What marks do I need to get into [insert school]? What are my chances of getting into engineering if I don’t get 90s in science? Will I get a higher mark in English at night school or day school?
I am a Grade 12 high school teacher. When it comes to academics and learning, most of my conversations with my students revolve only around “the mark.” And rightly so. The public education system is built around the assessment of your learning by assigning a final grade point average. Your entire academic career as a student ends with a single grade average, like a Hunger Games tribute training score.
According to this current model of learning, the higher the mark the more qualified you are to enter Post-Secondary studies. And so, in order to improve your chances of getting into the school and program you want, you focus your energy and efforts on getting a higher mark.
In my opinion, the obsession with getting high marks is an unbalanced approach to academics. I am concerned that this approach is contributing to some disturbing trends I see in the actions and habits of my students: habitual all-nighters, skipping classes, bargaining for marks, and cheating.
I have also witnessed an increase in the number of my students who struggle with mental health: anxiety, depression, and self-harm.
Marks don’t measure the process, the series of actions or steps taken in order to achieve a particular end. Two students can have the same mark, but the process they took to get that mark is remarkably different.
Understanding a subject may have come easier for one, but for the other student it may have required a sacrifice of time. It may have even required a smart choice to ask for help or even choosing to get a tutor. Knowing when and having the courage to make sacrifices and smart choices are important learning skills that marks don’t measure, but are invaluable for your future.
Access to a high school education with the further opportunity to pursue post-secondary education is a luxury. The 2017 Social Progress Index has Canada ranked 2nd (of 128 countries) with respect to access to advanced education.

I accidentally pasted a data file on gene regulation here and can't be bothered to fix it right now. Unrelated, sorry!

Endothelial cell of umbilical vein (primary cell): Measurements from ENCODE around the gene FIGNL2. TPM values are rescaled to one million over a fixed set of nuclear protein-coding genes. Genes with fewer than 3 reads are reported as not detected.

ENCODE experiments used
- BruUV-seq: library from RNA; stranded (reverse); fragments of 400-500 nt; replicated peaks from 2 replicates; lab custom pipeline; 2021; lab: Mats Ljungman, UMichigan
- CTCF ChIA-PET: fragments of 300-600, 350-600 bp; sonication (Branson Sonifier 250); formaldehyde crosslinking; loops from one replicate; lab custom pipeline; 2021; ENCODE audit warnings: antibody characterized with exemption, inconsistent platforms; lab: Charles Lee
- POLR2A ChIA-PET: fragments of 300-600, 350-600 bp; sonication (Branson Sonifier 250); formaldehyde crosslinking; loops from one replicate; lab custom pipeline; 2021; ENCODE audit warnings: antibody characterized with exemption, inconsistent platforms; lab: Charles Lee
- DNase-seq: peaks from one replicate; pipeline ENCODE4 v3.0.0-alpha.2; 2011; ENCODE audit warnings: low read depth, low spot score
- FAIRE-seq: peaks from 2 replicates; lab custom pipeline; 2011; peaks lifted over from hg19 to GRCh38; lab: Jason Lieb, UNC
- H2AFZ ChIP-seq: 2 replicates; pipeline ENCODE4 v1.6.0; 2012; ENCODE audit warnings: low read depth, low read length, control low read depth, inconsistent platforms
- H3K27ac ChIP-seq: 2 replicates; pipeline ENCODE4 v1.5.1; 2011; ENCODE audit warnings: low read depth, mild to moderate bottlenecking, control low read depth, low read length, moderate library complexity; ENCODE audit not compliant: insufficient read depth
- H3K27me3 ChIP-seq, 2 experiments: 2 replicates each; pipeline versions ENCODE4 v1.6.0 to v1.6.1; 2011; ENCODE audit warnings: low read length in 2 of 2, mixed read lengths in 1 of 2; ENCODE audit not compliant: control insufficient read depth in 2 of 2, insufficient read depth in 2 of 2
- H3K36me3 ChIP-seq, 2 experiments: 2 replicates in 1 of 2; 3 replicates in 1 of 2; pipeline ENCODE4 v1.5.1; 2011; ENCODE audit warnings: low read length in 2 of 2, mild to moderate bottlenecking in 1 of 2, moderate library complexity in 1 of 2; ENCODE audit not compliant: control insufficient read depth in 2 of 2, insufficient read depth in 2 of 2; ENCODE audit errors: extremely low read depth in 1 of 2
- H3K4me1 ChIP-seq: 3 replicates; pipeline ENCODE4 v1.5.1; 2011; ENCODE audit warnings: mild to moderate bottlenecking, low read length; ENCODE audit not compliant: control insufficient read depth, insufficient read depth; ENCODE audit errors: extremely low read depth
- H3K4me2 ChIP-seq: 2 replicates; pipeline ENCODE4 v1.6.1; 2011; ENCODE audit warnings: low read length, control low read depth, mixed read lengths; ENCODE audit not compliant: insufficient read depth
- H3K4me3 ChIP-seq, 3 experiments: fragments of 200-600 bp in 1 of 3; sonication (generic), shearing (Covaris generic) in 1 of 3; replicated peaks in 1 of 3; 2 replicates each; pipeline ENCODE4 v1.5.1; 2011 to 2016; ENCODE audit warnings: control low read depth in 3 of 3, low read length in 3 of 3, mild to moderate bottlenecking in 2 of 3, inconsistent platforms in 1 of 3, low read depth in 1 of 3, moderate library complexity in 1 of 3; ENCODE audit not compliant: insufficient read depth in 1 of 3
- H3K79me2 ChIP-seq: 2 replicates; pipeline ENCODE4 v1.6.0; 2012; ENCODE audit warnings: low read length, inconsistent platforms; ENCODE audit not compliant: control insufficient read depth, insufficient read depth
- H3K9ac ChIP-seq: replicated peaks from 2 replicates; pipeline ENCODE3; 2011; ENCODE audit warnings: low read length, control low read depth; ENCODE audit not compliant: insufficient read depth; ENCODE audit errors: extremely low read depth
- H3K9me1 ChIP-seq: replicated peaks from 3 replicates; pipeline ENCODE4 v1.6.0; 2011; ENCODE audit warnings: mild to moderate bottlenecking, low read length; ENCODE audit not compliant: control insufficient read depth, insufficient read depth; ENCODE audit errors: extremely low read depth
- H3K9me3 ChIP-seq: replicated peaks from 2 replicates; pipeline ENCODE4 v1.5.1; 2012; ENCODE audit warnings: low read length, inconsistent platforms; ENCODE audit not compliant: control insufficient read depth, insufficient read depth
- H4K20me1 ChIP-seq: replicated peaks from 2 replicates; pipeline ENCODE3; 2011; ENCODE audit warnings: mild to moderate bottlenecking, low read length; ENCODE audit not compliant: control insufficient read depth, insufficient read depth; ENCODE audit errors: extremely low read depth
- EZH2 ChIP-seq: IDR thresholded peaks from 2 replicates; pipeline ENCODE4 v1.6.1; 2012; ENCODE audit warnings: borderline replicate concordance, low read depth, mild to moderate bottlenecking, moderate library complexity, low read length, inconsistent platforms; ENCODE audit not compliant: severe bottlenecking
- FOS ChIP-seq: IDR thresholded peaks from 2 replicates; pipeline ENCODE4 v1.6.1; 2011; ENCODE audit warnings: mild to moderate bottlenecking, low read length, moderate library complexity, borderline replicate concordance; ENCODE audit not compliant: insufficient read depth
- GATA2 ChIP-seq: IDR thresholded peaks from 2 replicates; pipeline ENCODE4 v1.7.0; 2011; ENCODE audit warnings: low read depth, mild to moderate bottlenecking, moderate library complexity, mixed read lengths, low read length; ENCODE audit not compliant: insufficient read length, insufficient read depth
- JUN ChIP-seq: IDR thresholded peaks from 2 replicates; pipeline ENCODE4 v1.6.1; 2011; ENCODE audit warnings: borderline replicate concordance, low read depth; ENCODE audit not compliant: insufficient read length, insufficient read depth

Your access to education is a rare opportunity. It isn’t guaranteed everywhere around the world. I can understand your disappointment if you didn’t get the marks that you were hoping for to get into “that” school. But pause for a moment. Consider the fact that you have the option to pursue post-secondary education at all.
All too often we hear of public figures in government, business, entertainment, and sports who have fallen out of public favour due to a poor moral decision they made, bringing their character and their position into question.
Their high marks may have gotten them into that position, but it was their lack of character that disqualified them. Often times we fail to see that development of our character is just as critical for our career success. Skills can be learned at various stages of life, but it’s your character that you take with you into every stage and facet of life.
Your character is often most revealed through your interpersonal relationships. How do you treat your teachers, peers, and family? Are you trustworthy? Even the corporate world is interested in your character. When you apply for a job, employers will most definitely ask for character references.
Why are you so obsessed with getting high marks? You feel the pressure to get high marks because you think they are the single most influential factor to determining the quality of your future career opportunities.
It’s understandable. You hope for a future where you can do meaningful and rewarding work. But if you think your opportunities are limited only to your marks you will feel chained by them. Your sense of hope rises and falls as your marks fluctuate.
In his letter to the followers of Jesus in Ephesus, Paul says, “For we are God’s handiwork, created in Christ Jesus to do good works, which God prepared in advance for us to do.” (Ephesians 2:10)
Nowhere in this promise of good work does he mention the prerequisites of high marks or achievement. God doesn’t guarantee that you’ll get high marks, get a high paying job, and be financially wealthy, but God has prepared good works for you to do in advance. This is the promise that you can put your hope in.
Getting high marks is not the only hope you have for a good future. Learn to grow the more intangible parts in your process of learning. Treasure the gift of education. Strengthen your character. Discover that your hopes for the future don’t depend on you, but Jesus.
Your life is about so much more than getting high marks.
Read more about NEXT, Power to Change’s initiative to help Grade 12s connect to a faith based community in college or university.